Publisher: New Delhi : Vikas,Year Of Publication : 1979 Price : . (PB) Rs 75

About the Book:
Though the first laboratory to study human behaviour was started in 1879 in Leipzig University in Germany by the physician and physiologist Wilhelm Wundt, the history of psychology goes back to thousands of years earlier. Ancient Indian thinkers devoted considerable attention to the analysis of experience, while this flowered in the later part of the Vedas, viz. the Upanishads, one can see glimpses even in the earlier part of the Vedas, namely the Samhitas.
Elements of Ancient Indian Psychology attempts to present ancient Indian psychological thought in a manner that will conform to the new methods of exposition developed by Woodsworth and other modern psychologists. the book is divided into four parts. Part I deals with scope and methods, the fundamental problems of consciousness as expounded in the Vedas, the contribution of the Gita, and the evolution of the mind as it is given by the Samkhya and Yoga theorists. Part II analyses cognitive processes. Part III discusses the problem the way in which the principles have been used by the ancient thinkers in the fields of meditation, philosophy of sex and religion.

About the Author:
Prof. B. Kuppuswamy was the Head of the Department of Psychology, University of Mysore, in 1962, Joint Director, India International Centre, New Delhi (1962-64), and Research Consultant at the India International Centre between 1964-67. He was also the Director of Institute for Social and Psychological Research, Bangalore.
He has numerous publications to his credit and has contributed widely to journals in India and abroad on rural problems and the influences of industrialization and modernization.

Part IEvolution of Psychology

Part IICognitive Processes

Part IIIEmotion and Action

Part IVApplications



Thursday, January 15, 2009


Professor of Philosophy, Meerat College

More details
Indian Psychology Perception
By Jadunath Sinha
Published by READ BOOKS, 2007
ISBN 1406712264, 9781406712261
400 pages
About the Author:
Late JADUNATH SINHA was the holder of the most covetable Roychand Premchand Scholarship. He taught philosophy at the colleges in Calcutta, Rajsahi, Dacca and Meerut. He wrote several books, tracts and reviews. Some of his works are: Indian Philosophy (6 Vols.), Indian Realism, Vaishnav Vedanta (5 Vols.), and Comparative Religions (4 Vols.)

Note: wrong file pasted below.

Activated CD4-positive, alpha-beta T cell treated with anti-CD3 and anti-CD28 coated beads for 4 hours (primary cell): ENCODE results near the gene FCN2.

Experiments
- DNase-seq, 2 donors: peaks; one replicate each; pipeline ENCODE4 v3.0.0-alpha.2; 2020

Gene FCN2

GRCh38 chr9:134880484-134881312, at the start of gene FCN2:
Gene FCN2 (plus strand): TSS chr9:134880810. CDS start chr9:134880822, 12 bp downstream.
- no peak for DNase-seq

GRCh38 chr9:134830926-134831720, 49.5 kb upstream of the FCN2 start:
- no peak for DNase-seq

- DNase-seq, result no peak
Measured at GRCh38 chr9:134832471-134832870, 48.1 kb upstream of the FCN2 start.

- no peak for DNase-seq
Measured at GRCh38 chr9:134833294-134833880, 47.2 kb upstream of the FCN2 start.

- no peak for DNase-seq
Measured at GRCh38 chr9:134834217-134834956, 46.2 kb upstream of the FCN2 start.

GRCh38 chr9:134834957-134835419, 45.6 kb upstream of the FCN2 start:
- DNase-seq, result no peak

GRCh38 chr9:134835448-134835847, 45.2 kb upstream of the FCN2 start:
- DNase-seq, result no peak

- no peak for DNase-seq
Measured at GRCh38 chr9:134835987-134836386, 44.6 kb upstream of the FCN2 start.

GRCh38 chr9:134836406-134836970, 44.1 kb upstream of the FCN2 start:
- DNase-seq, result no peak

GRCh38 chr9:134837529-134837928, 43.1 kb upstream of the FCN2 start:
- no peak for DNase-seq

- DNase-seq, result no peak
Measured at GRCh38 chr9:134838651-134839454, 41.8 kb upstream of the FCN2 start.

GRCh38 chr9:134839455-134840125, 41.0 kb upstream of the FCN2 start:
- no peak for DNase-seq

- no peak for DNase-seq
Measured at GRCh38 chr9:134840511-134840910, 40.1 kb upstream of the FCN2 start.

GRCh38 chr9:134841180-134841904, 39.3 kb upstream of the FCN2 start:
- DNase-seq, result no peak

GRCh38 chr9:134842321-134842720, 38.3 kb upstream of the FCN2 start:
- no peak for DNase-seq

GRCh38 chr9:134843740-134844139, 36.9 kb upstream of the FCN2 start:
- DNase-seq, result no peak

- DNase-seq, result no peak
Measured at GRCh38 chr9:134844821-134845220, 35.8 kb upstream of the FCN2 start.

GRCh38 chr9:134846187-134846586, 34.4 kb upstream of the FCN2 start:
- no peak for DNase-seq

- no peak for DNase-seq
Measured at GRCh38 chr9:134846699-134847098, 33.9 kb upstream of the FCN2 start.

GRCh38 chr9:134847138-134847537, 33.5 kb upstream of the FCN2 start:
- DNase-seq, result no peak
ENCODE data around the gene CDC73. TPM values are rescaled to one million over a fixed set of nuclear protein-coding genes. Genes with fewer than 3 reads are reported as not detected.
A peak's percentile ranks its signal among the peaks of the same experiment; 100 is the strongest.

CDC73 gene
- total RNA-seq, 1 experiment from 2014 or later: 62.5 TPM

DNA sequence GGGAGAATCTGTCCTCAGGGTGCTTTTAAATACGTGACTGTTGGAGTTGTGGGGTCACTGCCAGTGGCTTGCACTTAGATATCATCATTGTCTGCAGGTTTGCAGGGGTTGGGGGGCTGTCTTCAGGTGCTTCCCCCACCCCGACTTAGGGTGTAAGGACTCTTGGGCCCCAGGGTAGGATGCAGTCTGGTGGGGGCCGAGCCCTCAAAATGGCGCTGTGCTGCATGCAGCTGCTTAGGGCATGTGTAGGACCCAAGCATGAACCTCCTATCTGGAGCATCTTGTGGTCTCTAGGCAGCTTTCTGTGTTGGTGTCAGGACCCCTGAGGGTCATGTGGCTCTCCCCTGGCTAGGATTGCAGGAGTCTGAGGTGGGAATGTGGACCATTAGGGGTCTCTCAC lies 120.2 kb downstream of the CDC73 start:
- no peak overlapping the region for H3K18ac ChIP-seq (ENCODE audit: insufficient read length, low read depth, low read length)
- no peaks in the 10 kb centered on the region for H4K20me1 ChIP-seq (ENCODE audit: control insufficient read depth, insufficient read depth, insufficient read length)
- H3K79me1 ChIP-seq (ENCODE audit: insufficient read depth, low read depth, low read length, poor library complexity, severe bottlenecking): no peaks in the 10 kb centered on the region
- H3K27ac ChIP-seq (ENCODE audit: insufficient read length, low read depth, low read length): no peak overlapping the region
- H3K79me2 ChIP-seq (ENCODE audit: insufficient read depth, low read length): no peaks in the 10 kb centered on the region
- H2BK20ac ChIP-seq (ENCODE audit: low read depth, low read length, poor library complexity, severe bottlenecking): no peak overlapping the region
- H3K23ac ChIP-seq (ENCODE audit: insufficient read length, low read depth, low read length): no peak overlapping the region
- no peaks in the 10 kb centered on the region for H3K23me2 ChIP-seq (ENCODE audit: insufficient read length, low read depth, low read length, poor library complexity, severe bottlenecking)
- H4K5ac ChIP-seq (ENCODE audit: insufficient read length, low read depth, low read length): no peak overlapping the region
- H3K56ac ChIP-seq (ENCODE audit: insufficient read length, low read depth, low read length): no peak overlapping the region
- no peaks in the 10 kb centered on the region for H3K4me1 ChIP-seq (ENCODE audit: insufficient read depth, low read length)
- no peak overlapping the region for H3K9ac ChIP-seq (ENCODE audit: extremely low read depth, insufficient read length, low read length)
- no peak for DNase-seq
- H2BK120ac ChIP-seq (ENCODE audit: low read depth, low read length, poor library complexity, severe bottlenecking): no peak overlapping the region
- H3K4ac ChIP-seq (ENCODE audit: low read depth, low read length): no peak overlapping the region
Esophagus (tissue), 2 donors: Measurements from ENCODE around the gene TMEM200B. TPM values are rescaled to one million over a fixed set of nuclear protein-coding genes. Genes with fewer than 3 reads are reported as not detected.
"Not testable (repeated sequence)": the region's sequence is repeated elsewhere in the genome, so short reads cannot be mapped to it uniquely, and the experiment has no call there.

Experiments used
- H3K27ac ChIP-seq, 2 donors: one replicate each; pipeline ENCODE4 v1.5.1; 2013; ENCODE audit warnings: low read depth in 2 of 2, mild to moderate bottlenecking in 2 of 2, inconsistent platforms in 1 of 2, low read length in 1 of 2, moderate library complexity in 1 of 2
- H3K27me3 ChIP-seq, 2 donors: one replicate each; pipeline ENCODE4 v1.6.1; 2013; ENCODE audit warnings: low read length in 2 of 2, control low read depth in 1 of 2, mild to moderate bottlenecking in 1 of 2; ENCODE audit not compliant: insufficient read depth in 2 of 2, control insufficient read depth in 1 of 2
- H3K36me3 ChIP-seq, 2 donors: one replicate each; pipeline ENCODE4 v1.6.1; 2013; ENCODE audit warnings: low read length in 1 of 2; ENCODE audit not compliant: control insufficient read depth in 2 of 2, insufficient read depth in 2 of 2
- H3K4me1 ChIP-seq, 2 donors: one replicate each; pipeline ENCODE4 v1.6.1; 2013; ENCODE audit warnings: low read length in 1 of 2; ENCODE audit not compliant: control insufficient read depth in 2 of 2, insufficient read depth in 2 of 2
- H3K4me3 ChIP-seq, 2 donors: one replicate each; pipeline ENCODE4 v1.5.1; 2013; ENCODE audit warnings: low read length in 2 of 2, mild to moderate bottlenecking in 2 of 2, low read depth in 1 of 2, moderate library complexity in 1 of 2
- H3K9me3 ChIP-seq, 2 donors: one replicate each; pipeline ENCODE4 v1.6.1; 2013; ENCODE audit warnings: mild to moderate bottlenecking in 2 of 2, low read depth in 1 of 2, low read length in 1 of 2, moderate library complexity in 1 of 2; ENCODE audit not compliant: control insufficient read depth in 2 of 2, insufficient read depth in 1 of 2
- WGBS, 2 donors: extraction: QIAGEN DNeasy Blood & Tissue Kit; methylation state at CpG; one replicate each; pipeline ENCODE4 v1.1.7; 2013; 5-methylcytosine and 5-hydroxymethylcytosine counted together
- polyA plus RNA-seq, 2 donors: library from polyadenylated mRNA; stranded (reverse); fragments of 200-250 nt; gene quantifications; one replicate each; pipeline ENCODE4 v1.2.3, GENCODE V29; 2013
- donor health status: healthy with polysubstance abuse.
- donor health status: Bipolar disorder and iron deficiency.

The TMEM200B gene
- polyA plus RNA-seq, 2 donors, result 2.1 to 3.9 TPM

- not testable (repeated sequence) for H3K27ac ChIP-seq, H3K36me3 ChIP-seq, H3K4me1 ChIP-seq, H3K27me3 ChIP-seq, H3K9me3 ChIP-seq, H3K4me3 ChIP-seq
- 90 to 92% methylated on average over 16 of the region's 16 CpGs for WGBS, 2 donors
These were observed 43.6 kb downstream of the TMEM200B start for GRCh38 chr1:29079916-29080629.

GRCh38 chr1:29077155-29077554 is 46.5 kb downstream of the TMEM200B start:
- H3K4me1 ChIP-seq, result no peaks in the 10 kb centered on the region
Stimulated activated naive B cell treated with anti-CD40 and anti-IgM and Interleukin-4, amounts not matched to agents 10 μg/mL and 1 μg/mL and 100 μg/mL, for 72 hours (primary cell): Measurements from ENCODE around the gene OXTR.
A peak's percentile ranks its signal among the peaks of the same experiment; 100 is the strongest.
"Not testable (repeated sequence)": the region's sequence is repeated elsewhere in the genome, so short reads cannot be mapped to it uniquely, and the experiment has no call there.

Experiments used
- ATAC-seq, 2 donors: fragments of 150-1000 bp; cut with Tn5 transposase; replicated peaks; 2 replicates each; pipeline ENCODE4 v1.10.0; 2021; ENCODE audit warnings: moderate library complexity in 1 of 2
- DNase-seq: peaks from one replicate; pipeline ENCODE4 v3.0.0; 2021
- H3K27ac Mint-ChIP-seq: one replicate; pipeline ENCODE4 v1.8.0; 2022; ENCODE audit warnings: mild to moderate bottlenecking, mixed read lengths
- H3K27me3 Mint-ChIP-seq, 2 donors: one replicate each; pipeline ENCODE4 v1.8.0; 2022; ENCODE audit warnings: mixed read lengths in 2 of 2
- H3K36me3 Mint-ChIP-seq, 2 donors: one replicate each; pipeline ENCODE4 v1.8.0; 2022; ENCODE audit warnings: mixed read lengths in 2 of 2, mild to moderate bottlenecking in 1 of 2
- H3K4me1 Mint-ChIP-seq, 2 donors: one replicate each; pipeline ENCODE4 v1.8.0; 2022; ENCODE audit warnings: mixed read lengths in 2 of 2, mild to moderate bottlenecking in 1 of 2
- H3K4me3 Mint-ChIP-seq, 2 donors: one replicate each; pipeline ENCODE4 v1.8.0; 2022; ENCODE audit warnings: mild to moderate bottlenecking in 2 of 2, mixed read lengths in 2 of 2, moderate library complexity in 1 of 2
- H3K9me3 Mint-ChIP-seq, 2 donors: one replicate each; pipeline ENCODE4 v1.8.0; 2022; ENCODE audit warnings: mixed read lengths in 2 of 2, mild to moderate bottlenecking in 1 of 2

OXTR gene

Indian Psychology: Cognition; Emotion and Will; Epistemology of Perception

Indian Psychology: Cognition; Emotion and Will; Epistemology of Perception
(3 Vols.)

by Jadunath Sinha

More details :
Edition: 2
Published by Motilal Banarsidass Publ., 1986
Reprints originally published: Calcutta, 1958-1969.
ISBN 8120801652, 9788120801653
512 pages, Price: Rs. 1000

About the Book:
Here is the magnificent attempt made at a constructive survey of Indian psychology. The work is divided into three volumes. Volume One makes a minute and detailed discussion of the problem of perception and cognition. Volume Two deals comprehensively with questions associated with emotion and will. Volume Three is exclusively devoted to the analysis of epistemology and its perceptional aspect. Indian Psychology created a new standard in scholarly work on its first publication by Kegan Paul in the thirties. The present reprint of all the three volumes of this classic meets the needs of students and teachers of Indian psychology as well as the general reader interested in the study of Indian philosophical-psychological literature.

Indian Psychology: A Critical and Historical Analysis of Psychological Speculation in Indian Philosophical Literature

Indian Psychology: A Critical and Historical Analysis of Psychological Speculation in Indian Philosophical Literature by Raghunath Safaya
Year of Publication : 1976
ISBN : 8121502845 Price Rs. 200
New Delhi, India; Munshiram Manoharlal Publishers Pvt. Ltd.; 1976; 81-215-0284-5 / 9788121502849; First Edition; Hardcover , New 15 x 23 Cm ,Printed Pages: 392. Price: 4.95 USD

Transliteration Chart;
Chapter 1: Introduction;
Chapter II: Psychology in Pre-Upanisadic Literatures;
Chapter III: Psychology in the Upanisads;
Chapter IV: Psychology in the Samkhya;
Chapter V: Psychology in Nyaya; Chapter
VI: Psychology in Vaisesika;
Chapter VII. Psychology in Mimamsa;
Chapter VIII; Psychology in Advaita Vedanta;
Chapter IX. Psychology in Visistadvaita;
Chapter X. Yoga-Pscyhology;
Chapter XI. Psychology in Buddhism And Jainism;
Chapter XII. Conclusion and Recapitulation;